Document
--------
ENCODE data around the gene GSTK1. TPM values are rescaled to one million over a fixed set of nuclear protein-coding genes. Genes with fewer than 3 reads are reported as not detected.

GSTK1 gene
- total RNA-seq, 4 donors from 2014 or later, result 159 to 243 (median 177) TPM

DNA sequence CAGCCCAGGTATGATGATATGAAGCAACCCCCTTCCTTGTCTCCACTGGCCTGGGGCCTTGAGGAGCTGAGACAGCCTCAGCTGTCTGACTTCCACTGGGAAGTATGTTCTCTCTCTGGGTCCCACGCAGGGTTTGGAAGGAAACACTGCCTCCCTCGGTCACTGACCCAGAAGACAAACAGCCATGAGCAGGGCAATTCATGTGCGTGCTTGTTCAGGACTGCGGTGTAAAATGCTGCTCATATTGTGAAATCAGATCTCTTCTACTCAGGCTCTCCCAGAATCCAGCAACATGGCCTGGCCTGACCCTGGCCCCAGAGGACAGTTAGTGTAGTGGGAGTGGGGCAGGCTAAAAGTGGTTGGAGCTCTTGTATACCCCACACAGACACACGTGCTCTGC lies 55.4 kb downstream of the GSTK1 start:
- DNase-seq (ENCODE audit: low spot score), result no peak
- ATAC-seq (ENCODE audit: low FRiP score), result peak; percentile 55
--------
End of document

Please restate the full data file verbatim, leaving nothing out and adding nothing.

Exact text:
ENCODE data around the gene GSTK1. TPM values are rescaled to one million over a fixed set of nuclear protein-coding genes. Genes with fewer than 3 reads are reported as not detected.

GSTK1 gene
- total RNA-seq, 4 donors from 2014 or later, result 159 to 243 (median 177) TPM

DNA sequence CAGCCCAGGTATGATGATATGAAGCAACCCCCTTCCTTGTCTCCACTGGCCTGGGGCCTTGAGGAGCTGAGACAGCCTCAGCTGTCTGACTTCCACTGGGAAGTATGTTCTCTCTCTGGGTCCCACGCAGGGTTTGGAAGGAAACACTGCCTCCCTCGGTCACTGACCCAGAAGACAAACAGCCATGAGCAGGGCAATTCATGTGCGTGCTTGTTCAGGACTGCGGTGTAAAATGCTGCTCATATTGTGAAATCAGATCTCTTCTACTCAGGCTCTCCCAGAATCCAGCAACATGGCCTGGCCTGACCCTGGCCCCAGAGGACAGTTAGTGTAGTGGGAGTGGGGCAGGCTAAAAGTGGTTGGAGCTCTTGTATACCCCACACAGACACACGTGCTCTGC lies 55.4 kb downstream of the GSTK1 start:
- DNase-seq (ENCODE audit: low spot score), result no peak
- ATAC-seq (ENCODE audit: low FRiP score), result peak; percentile 55